Until a couple of weeks ago, I’d probably have mentioned the demographic challenge to the sustainability of our health and pension systems, and the way it combines with labour market changes to affect the availability and affordability of care. I’d also have mentioned income adequacy, especially among groups with greater risk such as lone parents and older adults, and those in insecure and expensive private rentals. We need to understand persistent poverty better.  We also need to continue efforts to raise overall skill levels and in particular, to improve the life chances of early school leavers and of children in families with low levels of human capital. I think social cohesion, too, has been quite seriously dented, and there is much that can be done all-round to strengthen levels of trust, belonging and solidarity across political and ethnic lines.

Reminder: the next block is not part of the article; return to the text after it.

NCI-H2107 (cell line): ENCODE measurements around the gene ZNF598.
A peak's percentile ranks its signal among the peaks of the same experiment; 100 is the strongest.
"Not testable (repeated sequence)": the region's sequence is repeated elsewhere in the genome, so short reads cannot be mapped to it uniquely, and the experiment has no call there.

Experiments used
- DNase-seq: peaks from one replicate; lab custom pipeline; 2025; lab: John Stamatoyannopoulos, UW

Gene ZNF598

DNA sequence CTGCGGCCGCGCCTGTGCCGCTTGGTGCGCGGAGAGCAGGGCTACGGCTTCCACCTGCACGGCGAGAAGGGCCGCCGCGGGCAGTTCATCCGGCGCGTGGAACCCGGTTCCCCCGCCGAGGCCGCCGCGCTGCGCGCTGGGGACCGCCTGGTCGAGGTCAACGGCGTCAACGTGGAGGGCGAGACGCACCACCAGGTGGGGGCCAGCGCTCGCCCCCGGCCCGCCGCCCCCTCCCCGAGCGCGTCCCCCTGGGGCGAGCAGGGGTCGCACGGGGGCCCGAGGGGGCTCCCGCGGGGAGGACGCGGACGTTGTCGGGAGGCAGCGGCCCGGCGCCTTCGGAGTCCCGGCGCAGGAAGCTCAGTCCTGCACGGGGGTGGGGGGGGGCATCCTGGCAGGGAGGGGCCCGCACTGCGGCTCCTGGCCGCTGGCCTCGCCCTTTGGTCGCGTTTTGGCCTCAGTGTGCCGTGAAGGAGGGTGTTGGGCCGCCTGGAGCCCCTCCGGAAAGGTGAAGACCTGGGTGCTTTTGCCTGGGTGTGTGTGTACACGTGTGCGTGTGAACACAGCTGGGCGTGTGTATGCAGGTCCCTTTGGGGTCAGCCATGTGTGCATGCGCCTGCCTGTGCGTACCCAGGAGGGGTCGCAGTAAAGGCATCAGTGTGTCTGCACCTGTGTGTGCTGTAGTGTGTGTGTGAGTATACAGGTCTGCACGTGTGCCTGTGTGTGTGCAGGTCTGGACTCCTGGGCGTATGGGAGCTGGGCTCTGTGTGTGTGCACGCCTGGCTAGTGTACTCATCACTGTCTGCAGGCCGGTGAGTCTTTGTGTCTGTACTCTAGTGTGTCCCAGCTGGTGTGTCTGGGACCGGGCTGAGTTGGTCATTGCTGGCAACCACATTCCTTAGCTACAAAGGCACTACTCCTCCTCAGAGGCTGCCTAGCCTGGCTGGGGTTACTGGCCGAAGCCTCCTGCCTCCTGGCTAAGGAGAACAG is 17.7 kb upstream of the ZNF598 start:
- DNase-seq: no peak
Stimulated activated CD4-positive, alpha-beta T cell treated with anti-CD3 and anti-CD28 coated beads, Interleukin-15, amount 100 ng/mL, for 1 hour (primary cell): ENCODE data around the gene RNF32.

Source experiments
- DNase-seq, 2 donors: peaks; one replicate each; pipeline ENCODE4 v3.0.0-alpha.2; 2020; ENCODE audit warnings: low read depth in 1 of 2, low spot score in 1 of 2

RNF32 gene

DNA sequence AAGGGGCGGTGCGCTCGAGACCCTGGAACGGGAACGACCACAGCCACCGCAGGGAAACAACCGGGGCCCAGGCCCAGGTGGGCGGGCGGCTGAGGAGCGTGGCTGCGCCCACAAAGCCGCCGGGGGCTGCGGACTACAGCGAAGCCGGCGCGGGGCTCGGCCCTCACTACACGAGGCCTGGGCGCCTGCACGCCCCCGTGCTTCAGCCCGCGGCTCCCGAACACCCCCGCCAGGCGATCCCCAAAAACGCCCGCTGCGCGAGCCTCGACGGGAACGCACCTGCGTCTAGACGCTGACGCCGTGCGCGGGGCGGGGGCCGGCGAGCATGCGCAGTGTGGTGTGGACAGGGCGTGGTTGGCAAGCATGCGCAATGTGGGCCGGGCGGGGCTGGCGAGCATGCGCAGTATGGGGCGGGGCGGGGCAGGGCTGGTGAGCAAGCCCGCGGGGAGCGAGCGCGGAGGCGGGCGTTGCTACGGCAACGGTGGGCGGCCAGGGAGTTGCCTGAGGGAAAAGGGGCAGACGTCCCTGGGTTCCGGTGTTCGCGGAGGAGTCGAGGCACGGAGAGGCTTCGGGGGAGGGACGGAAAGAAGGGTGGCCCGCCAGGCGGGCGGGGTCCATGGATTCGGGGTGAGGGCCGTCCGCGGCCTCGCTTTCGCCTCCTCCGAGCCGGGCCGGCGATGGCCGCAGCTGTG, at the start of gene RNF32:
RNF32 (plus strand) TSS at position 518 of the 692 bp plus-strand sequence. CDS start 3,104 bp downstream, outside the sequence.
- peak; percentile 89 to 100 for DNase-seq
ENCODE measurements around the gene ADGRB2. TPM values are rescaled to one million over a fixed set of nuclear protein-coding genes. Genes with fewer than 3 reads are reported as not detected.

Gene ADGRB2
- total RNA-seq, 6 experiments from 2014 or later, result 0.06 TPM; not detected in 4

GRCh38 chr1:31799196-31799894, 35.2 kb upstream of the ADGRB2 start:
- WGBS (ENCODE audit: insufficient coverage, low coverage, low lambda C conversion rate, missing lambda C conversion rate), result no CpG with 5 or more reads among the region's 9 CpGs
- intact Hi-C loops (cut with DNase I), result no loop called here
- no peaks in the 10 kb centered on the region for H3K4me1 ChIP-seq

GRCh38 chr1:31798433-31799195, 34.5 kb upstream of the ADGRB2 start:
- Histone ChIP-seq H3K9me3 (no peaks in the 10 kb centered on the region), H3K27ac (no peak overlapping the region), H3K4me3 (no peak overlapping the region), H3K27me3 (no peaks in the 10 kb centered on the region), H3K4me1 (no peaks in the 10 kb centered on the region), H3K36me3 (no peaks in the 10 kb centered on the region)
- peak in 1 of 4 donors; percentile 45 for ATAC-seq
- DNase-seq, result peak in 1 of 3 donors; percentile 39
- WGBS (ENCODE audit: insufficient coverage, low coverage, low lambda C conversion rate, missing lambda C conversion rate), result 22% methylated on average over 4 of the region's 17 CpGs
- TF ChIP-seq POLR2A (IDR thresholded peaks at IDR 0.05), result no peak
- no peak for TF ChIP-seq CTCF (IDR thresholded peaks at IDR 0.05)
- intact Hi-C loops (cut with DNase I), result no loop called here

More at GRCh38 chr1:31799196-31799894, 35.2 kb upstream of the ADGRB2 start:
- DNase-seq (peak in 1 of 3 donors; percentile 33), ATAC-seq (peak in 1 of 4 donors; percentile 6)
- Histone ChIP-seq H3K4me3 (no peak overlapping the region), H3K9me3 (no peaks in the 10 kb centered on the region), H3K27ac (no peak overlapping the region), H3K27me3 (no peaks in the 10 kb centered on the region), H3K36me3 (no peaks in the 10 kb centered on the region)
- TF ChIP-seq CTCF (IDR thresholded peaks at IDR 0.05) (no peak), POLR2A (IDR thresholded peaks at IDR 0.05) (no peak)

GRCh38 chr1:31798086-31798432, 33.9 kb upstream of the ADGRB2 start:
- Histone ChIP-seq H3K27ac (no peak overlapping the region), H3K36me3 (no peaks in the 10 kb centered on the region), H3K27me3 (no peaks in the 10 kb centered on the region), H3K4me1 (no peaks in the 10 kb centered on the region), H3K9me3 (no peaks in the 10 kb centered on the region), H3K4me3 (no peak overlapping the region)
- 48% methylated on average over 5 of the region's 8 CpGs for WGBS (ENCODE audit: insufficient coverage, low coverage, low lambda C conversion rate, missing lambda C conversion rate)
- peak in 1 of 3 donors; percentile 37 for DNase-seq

The Covid-19 epidemic, though, brings other challenges to the forefront. Even if its social and economic impacts are hard to quantify at this point, by all accounts they are likely to be severe, and even devastating for some.  Apart from the human hardship of job losses, such as food, housing and utility costs, the fiscal and administrative impact of responding to them will be considerable. We also need to organise a humane response to the predicament of those third country nationals who have contributed so much to Malta’s recent growth and who, in the face of job losses, are not entitled to contributory benefits and have no other home to go to. The impact of many missed weeks or even months of schooling will be considerable, especially among families with low levels of human capital. How best to sustain our brave frontliners in health, but also in banks, food shops, postal and other essential services is a big question too. The crisis is also likely to exacerbate mental health difficulties where these exist, and to create intolerable levels of anxiety or loneliness among others. Seclusion is also likely to exacerbate stress in vulnerable families, and emotional regulation may become more difficult under such conditions, making emerging forms of support online or by telephone more important. Yet like every crisis, this one brings opportunities too. Examples of altruism and solidarity abound on social media and it’s hard to remember a time when the contributions of each and every one of us had such a compelling link to the common good.  I’ll also take the opportunity to repeat an appeal for blood donations recently made by the Blood Transfusion Service which, as social policy’s founding father Richard Titmuss put it back in the 1950s, is the epitome of the ‘gift relationship’ – voluntary, anonymous, life-giving.